Reports are emerging that the U.S.-led coalition ostensibly fighting ISIS has begun preparing to withdraw at least forces from Iraq, but U.S. Secretary of Defense Mark Esper has insisted that the United States has not decided to pull out troops from the country, yet. This all follows a meeting between Prime Minister Adil Abdul-Mahdi and U.S. Ambassador to Iraq Matthew Tueller earlier today in which the Prime Minister reportedly asked the United States to start these preparations following a vote the day before in Iraq's parliament ordering the expulsion of American forces from the country. Iraqi lawmakers took that action in response to the U.S. government's decision to kill a top Iranian commander near Baghdad International Airport last week.
The Washington Post's Mustafa Salim was among the first to obtain the memo, which says it comes from U.S. Marine Corps Brigadier General William H. Seely III, the commander Task Force-Iraq. This is the U.S. component of Combined Joint Task Force-Operation Inherent Resolve (CJTF-OIR), the official name of the American-led coalition fighting ISIS in both Iraq and Syria. The Washington Post and other outlets are reporting that the letter is authentic and has been sent to Iraqi authorities.
The full text reads as follows:
Sir, in due deference to the sovereignty of the Republic of lraq, and as requested by the lraqi Parliament and the Prime Minister, CJTF-OIR will be repositioning forces over the course of the coming days and weeks to prepare for onward movement.
ln order to conduct this task, Coalition Forces are required to take certain measures to ensure that the movement out of lraq is conducted in a safe and efficient manner.
During this time, there will be an increase in helicopter travel in and around the International Zone (IZ) of Baghdad [the Green Zone]. This increased traffic will include CH-47, UH-60, and AH-64 security escort helicopters.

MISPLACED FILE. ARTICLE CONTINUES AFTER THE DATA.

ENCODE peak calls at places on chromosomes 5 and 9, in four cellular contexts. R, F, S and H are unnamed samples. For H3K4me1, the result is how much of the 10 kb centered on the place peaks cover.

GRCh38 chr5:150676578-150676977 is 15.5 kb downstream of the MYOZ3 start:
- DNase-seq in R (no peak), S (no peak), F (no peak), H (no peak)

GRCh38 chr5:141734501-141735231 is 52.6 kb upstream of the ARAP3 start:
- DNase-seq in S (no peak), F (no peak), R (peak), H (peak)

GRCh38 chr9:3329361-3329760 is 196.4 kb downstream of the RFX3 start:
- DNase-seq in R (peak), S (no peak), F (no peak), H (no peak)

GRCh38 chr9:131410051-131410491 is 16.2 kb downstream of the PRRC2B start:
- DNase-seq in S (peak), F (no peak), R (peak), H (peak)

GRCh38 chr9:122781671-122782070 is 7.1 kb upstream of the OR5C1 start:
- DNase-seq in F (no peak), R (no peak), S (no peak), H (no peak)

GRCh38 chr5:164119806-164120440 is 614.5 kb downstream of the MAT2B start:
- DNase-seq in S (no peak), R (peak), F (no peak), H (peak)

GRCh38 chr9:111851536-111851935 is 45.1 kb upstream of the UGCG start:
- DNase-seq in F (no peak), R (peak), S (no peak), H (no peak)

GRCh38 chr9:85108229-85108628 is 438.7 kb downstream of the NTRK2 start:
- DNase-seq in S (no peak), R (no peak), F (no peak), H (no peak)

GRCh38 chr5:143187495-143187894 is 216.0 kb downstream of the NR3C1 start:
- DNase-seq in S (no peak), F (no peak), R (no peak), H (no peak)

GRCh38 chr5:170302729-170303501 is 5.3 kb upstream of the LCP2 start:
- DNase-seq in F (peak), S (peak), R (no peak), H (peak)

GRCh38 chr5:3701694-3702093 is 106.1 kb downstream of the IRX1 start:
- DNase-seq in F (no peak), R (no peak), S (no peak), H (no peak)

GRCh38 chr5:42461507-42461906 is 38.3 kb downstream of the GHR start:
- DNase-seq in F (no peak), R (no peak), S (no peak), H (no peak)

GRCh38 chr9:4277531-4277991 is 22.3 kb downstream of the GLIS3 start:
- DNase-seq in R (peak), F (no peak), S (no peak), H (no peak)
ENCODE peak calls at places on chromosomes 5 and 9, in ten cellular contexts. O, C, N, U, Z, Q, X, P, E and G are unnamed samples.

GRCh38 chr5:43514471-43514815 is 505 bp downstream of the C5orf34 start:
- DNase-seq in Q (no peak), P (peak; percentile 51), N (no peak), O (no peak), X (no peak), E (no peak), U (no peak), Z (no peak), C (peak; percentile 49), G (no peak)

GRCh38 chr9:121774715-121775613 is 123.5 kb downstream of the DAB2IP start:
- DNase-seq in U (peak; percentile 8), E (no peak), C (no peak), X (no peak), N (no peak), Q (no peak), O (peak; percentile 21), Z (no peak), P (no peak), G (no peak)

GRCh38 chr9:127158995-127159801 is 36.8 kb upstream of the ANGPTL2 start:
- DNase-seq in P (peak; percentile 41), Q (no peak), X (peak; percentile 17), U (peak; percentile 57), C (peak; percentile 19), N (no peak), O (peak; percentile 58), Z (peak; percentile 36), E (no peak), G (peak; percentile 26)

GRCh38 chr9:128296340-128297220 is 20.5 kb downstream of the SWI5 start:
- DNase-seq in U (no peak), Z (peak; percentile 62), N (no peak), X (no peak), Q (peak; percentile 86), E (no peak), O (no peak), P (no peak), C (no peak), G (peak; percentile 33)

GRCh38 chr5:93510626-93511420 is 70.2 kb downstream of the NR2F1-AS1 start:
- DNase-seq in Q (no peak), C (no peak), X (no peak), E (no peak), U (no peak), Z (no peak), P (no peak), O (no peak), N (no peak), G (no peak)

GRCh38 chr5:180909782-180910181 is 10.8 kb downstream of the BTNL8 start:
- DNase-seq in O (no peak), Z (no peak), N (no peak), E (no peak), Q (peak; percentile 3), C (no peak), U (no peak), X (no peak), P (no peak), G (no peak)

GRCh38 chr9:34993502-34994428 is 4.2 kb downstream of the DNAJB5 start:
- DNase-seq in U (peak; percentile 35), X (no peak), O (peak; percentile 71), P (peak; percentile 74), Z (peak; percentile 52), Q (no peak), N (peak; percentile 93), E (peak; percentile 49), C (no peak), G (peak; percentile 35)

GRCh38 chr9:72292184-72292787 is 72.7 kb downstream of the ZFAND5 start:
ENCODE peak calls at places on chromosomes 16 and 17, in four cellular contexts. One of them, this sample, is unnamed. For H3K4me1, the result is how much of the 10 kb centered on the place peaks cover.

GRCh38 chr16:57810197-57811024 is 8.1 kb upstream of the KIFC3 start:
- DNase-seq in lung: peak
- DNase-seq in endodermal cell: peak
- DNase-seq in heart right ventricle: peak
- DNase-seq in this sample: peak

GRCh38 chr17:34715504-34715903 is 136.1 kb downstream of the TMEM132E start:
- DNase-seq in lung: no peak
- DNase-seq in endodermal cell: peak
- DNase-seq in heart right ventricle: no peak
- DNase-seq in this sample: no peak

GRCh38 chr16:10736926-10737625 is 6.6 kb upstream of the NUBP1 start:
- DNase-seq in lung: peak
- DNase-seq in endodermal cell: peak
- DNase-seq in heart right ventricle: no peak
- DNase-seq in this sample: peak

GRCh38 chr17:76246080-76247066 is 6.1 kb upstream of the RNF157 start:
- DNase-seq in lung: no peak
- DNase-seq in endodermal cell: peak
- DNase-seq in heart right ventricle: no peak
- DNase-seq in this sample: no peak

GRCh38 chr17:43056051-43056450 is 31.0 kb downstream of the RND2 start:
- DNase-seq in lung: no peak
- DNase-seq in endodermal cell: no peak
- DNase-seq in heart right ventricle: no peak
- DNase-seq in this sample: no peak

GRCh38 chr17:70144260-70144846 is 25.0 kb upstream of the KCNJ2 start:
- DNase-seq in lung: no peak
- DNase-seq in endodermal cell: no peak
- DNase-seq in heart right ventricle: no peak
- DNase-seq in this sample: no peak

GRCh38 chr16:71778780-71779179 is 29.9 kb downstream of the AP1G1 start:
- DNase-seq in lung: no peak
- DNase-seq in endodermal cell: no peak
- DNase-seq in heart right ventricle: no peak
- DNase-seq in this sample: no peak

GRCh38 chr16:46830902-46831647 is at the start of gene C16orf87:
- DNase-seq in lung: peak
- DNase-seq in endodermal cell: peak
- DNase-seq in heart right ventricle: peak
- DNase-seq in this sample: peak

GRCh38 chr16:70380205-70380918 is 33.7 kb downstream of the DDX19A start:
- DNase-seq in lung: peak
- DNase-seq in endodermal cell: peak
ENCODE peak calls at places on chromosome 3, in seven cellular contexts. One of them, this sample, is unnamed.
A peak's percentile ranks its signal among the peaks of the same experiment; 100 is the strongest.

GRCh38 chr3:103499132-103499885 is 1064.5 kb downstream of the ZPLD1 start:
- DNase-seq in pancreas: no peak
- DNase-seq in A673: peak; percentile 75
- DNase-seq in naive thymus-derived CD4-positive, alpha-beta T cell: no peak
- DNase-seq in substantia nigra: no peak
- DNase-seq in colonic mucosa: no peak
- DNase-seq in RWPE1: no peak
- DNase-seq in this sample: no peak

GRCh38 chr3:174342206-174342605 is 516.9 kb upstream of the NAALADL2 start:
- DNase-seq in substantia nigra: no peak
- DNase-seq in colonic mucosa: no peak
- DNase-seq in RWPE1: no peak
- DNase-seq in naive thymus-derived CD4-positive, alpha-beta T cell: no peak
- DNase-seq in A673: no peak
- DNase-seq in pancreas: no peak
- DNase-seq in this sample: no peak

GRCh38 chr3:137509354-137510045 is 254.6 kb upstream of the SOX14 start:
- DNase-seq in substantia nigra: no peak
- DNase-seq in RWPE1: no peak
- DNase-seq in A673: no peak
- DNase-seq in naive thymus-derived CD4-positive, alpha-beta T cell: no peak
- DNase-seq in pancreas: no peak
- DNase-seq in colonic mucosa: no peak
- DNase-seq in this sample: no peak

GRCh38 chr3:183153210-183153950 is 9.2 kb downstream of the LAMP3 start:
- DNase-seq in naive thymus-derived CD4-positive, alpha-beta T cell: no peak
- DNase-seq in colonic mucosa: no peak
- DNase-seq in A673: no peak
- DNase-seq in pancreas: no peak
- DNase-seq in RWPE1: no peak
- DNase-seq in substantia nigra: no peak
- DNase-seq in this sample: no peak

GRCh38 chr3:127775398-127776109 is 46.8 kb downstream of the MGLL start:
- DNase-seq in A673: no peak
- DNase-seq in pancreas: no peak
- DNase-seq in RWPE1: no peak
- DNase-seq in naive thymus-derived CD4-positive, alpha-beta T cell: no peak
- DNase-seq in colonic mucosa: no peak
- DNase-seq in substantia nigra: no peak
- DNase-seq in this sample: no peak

Coalition Forces will take appropriate measures to minimize and mitigate the disturbance to the public. ln addition, we will conduct these operations during hours of darkness to help alleviate any perception that we may be bringing more Coalition Forces into the IZ.
As we begin implementing this next phase of operations, I want to reiterate the value of our friendship and partnership. We respect your sovereign decision to order our departure.
However, as noted, U.S. Secretary of Defense Mark Esper has said that the United States is not planning to withdraw all of its forces from Iraq. “There’s been no decision whatsoever to leave Iraq,” he told reporters at the Pentagon.
So, what this might actually mean for U.S. forces in Iraq, as well as diplomatic personnel at the U.S. Embassy in Baghdad and elsewhere in the country, in the near future is unclear, as is how it might impact the still steady flow of additional American forces into the Middle East as a whole. It's also not clear yet if this also applies to U.S. forces situated in areas under the control of the semi-autonomous Kurdish Regional Government in Northern Iraq,
On Jan. 5, 2020, U.S. President Donald Trump had threatened to hit Iraq with sanctions if it expelled American forces from the country. He also said he would demand Iraqi authorities "pay us back" for investments made to various military facilities. It is important to note that the United States does not technically own any of the bases where U.S. troops are stationed in Iraq.
UPDATE: 4:45pm EST
U.S. Army General Mark Milley, the Commander of the Joint Chiefs of Staff, has now told reporters that the letter was a draft and that it should not have been released. However, there are also reports that versions were sent to Iraqi authorities. The Pentagon continues to insist that there are no plans, at least a present, to withdraw U.S. forces from Iraq.
There have also been reports that the draft letter only refers to the movement of a small number of troops out of the Green Zone to other locations within Iraq. However, this would seem to contradict the last sentence, which talks about "your sovereign decision to order our departure." The mention of "onward movement" in the first sentence also suggests that the immediate redeployments mentioned in the letter would not be the ultimate destination for the forces in question.
We will continue to update this story as new information becomes available.
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